As-Cab is the only shortstop with double-digit homers and steals at this stage of the season, ranks second in both runs and runs batted in at the position and is hitting a cool .295. All this from a guy who had three homers and six steals in 97 games during an injury-plagued 2010 that made many fantasy owners forget about him. You just never know when the light switch will go on for young players, and Cabrera is a prime example.
The Royals love bargain-basement outfielders they can get on the cheap, which comes as no surprise since their owner is the former CEO of Walmart. So when the Royals signed Cabrera off the scrap heap and plugged him into center field, fantasy owners thought he was just keeping a seat warm for one of K.C.’s up-and-coming studs moving up in the minor leagues.
Not so fast, Chuck Carr! Cabrera’s numbers are utterly fantastic and totally unexpected across the boar—nine homers, nine steals, 42 runs batted in and 42 runs scored. Maybe all of the Royals’ young phenoms have infused Cabrera with new life. Or maybe he is trying to prove to the New York Yankees and Atlanta Braves that they made mistakes letting him go. Cabrera has been a multi-category monster this year and shows no signs of slowing down.
Pittsburgh is normally the place where starting pitchers go to give up tons of runs and watch their fantasy values sink like Indiana Jones in quicksand. Just ask Zach Duke. Karstens seemed to be another casualty after posting a 5.42 ERA in 2009 and a 4.92 ERA in 2010 and going 7-16 over the two years. His fantasy worth heading into the 2011 season could not have been more than $1 in auction leagues.
And if you were the lucky son of a gun to pony up that dollar, you have gotten more bang out of your buck than your average McDonald’s customer. Karstens has been surprisingly phenomenal this season thanks a 2.54 ERA and 1.08 WHIP. He should have seven or eight wins but Pittsburgh’s poor run support for him has turned some victories into no-decisions for him. Still, Karstens has done much more than any fantasy expert could have envisioned.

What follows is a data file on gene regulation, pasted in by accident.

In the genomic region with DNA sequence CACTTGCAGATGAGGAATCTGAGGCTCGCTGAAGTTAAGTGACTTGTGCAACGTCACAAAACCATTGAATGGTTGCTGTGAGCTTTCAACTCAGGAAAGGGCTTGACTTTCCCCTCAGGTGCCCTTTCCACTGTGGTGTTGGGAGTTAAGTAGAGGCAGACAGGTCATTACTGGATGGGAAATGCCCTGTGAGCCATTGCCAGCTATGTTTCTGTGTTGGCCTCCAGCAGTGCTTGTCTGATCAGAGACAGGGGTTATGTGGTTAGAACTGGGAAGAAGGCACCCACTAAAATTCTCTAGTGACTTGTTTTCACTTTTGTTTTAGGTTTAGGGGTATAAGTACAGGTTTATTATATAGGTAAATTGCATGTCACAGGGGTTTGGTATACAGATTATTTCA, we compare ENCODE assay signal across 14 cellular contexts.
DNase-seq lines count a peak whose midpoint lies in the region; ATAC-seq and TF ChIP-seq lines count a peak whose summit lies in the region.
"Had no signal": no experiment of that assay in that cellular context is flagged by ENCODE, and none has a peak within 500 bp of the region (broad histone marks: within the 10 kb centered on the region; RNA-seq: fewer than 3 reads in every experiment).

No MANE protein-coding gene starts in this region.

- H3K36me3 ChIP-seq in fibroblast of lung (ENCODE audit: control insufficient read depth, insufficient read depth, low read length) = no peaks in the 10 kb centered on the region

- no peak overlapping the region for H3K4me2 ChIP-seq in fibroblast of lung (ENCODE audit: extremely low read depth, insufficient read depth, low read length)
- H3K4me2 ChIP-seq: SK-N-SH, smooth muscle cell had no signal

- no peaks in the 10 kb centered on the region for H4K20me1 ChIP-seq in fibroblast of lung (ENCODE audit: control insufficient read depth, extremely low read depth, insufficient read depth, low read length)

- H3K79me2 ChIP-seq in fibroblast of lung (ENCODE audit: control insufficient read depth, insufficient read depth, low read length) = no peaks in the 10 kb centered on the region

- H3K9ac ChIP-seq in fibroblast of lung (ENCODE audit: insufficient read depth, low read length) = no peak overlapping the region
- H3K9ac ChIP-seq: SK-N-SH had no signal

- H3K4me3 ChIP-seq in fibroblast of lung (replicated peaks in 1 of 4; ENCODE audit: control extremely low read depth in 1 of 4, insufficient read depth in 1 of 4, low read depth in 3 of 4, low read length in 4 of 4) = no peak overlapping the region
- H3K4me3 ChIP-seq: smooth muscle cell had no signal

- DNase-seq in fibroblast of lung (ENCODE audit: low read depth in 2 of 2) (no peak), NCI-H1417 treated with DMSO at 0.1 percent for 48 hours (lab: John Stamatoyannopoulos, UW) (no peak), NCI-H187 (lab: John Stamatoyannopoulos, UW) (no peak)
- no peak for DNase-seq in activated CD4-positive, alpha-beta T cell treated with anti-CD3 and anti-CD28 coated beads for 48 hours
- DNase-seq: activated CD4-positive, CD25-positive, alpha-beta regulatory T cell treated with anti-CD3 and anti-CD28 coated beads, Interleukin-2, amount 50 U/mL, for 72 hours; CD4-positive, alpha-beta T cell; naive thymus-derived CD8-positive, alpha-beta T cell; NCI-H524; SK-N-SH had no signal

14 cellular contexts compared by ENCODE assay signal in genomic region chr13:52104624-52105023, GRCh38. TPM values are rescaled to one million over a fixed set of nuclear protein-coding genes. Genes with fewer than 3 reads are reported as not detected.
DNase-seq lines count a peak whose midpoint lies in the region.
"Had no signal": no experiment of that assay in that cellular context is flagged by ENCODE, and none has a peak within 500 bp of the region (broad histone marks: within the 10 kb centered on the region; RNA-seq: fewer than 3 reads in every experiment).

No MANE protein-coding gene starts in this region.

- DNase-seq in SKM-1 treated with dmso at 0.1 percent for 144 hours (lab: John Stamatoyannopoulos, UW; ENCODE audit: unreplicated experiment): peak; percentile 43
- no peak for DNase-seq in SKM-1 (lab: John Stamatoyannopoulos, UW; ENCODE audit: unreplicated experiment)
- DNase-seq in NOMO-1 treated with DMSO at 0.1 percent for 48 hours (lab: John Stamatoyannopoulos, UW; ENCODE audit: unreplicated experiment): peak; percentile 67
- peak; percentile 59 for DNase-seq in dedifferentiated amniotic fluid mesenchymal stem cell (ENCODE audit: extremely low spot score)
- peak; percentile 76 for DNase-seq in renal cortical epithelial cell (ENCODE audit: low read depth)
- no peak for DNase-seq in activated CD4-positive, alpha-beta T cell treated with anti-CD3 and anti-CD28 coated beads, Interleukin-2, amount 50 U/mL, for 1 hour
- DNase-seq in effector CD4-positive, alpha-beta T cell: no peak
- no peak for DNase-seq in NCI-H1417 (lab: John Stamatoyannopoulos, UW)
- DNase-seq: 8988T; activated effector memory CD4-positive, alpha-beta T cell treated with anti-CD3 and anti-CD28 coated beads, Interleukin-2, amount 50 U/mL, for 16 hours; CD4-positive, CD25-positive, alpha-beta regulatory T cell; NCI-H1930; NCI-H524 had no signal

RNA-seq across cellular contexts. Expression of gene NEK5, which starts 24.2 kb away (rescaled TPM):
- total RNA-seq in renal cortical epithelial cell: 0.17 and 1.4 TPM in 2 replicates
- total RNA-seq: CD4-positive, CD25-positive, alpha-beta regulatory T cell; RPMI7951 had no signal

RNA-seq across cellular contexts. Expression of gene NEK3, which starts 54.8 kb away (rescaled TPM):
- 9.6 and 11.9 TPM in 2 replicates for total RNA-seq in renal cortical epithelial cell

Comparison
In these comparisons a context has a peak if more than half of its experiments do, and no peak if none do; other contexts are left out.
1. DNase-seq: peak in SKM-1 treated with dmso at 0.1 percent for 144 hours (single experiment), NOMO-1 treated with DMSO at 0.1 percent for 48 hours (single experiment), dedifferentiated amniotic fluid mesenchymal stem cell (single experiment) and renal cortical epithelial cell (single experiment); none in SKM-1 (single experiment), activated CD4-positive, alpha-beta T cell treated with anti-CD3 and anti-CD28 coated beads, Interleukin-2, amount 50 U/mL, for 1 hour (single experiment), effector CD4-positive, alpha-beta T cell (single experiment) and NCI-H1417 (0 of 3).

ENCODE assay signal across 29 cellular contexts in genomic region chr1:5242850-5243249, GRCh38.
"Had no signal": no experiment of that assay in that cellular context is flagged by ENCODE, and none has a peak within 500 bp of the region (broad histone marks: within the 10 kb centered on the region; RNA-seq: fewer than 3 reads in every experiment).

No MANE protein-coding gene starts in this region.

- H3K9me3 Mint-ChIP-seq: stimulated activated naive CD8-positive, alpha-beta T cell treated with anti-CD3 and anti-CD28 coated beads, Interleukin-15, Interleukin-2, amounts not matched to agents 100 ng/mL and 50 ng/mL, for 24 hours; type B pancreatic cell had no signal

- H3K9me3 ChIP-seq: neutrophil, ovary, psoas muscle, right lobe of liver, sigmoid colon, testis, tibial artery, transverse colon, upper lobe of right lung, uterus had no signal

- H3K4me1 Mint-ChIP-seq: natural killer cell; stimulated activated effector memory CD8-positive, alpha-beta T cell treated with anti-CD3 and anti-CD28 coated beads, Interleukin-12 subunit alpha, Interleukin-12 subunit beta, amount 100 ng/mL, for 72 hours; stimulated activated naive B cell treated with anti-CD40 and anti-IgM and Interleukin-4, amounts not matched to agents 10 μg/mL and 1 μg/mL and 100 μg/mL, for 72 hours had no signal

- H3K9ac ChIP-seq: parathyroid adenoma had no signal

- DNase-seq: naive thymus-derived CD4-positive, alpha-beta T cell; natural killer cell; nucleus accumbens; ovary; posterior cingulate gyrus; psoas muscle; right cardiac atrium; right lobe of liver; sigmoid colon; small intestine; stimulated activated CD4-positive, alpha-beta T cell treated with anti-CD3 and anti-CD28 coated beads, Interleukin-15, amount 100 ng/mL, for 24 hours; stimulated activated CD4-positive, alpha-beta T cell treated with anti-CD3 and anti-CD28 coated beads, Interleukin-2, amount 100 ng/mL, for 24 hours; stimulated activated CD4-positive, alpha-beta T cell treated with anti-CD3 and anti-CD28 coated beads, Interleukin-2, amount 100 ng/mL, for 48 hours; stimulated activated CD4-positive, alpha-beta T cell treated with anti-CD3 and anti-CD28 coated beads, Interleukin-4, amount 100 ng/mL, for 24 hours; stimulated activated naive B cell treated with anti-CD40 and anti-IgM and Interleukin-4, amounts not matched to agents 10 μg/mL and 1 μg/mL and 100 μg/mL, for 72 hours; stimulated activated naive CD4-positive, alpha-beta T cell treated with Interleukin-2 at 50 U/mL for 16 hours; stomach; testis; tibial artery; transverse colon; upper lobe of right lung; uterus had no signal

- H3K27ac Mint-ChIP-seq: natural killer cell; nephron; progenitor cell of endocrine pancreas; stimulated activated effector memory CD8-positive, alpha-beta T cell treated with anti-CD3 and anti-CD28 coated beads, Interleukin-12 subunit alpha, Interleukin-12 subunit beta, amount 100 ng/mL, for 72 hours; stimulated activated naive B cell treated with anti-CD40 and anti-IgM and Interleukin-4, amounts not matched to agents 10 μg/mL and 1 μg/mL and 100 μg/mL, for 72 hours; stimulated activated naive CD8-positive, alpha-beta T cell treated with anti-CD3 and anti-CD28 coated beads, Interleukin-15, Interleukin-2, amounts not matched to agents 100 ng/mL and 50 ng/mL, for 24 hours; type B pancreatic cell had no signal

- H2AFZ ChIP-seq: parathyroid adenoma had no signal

Remember a few years ago when Humber was part of the steal of a deal the New York Mets made with the Minnesota Twins when the Mets acquired Johan Santana? Humber was a prime prospect then. He was arguably the linchpin of the package going to Minnesota. Three years later, Humber had two major league wins and was fighting to make Chicago’s Opening Day roster.
And now Humber has turned into a quality start machine. Nine of his last 10 starts have been quality, and in his “bad” start he had the audacity to allow four runs in 7.2 innings, so he is no Fausto Carmona. Humber has quietly become the best No. 5 starter in baseball.
The White Sox have a knack for taking failed prospects from other organizations and revitalizing their careers. Gavin Floyd is the perfect example. But the stats Humber is supplying to fantasy owners—7-3 record, 2.90 ERA, 0.98 WHIP—would have been impossible to fathom back in March.
Hanrahan has always had as much heat as a brick-fire oven. He struck out 100 batters in only 69.2 innings in 2010 as one of Pittsburgh’s setup men. But while his 98 mph fastball always helped him in the strikeout category, he was never able to give fantasy owners much of anything in the saves, ERA and WHIP departments.
Hanrahan has been the best closer in fantasy baseball this season. He boasts a 20-for-20 in save opportunities, 1.31 ERA and 0.96 WHIP. This is what you would expect from Brian Wilson or Mariano Rivera, not Hanrahan. Maybe the difference is that he is not trying to strike out the world anymore. He is averaging under a strikeout per inning for the first time since 2007.
Whatever the reason, Hanrahan has been one of the most valuable players to own in fantasy baseball in 2011.